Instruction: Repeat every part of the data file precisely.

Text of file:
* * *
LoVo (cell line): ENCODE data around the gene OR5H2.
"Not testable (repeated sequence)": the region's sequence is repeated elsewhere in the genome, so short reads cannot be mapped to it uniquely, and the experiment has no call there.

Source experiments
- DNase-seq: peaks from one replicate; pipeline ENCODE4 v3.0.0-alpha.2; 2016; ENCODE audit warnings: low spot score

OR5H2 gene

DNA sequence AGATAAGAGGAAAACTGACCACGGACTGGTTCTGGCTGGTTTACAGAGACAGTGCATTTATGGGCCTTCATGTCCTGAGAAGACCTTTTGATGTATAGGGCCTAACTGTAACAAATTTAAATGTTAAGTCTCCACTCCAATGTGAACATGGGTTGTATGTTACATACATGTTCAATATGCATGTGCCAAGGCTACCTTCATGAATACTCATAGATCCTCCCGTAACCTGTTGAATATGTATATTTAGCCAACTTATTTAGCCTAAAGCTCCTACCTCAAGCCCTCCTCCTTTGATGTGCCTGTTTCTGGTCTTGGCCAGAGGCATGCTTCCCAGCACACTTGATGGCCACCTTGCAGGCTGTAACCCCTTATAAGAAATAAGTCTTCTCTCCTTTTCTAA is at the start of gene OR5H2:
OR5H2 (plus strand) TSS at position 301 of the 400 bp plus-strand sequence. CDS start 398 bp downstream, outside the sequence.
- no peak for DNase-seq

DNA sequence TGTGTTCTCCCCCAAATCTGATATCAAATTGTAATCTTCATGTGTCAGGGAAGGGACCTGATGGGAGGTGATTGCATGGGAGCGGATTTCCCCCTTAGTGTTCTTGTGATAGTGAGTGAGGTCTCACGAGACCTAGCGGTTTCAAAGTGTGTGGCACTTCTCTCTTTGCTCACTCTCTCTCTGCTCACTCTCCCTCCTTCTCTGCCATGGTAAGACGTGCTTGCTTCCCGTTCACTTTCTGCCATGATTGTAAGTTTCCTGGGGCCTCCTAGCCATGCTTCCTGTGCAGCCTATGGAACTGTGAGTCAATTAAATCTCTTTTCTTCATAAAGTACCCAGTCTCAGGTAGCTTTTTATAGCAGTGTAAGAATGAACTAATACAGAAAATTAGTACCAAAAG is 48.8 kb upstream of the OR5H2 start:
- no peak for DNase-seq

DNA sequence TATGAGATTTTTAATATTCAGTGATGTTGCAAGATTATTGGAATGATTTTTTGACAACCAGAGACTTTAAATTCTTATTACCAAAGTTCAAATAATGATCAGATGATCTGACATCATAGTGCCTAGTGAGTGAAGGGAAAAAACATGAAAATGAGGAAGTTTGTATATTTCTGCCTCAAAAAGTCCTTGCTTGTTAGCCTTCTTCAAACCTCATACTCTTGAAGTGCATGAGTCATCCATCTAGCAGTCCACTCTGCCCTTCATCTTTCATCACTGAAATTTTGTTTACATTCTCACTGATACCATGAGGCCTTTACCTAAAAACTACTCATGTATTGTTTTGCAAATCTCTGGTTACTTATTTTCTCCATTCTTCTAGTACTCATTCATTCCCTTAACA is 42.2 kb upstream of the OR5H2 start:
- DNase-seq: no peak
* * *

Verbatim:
LoVo (cell line): ENCODE data around the gene OR5H2.
"Not testable (repeated sequence)": the region's sequence is repeated elsewhere in the genome, so short reads cannot be mapped to it uniquely, and the experiment has no call there.

Source experiments
- DNase-seq: peaks from one replicate; pipeline ENCODE4 v3.0.0-alpha.2; 2016; ENCODE audit warnings: low spot score

OR5H2 gene

DNA sequence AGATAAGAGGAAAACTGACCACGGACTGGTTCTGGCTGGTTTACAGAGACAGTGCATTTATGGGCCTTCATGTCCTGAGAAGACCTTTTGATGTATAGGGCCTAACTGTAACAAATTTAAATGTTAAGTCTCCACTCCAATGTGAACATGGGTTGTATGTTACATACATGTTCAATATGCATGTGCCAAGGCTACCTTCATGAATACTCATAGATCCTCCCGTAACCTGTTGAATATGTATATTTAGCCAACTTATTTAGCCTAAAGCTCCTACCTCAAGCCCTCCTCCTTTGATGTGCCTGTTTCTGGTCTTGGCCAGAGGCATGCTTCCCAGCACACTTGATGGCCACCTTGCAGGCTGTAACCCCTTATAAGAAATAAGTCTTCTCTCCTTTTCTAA is at the start of gene OR5H2:
OR5H2 (plus strand) TSS at position 301 of the 400 bp plus-strand sequence. CDS start 398 bp downstream, outside the sequence.
- no peak for DNase-seq

DNA sequence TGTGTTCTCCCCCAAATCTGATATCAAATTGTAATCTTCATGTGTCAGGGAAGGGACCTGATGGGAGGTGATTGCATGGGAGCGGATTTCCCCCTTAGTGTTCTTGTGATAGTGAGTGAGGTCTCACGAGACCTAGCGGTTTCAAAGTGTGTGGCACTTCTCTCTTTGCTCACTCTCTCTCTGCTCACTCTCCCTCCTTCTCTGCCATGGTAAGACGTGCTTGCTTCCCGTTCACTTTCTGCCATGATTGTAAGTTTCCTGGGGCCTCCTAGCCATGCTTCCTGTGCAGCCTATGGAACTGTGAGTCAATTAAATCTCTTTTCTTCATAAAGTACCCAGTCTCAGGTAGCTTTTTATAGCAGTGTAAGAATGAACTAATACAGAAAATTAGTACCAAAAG is 48.8 kb upstream of the OR5H2 start:
- no peak for DNase-seq

DNA sequence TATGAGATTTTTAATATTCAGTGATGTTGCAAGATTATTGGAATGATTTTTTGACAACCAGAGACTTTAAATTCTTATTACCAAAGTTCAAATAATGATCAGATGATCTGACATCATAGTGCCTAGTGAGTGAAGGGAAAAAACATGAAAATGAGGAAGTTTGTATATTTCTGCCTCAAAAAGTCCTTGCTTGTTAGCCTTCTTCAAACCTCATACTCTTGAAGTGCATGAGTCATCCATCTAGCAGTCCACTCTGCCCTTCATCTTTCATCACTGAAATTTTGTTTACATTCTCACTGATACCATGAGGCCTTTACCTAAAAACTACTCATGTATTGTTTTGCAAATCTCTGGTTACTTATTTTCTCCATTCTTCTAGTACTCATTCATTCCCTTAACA is 42.2 kb upstream of the OR5H2 start:
- DNase-seq: no peak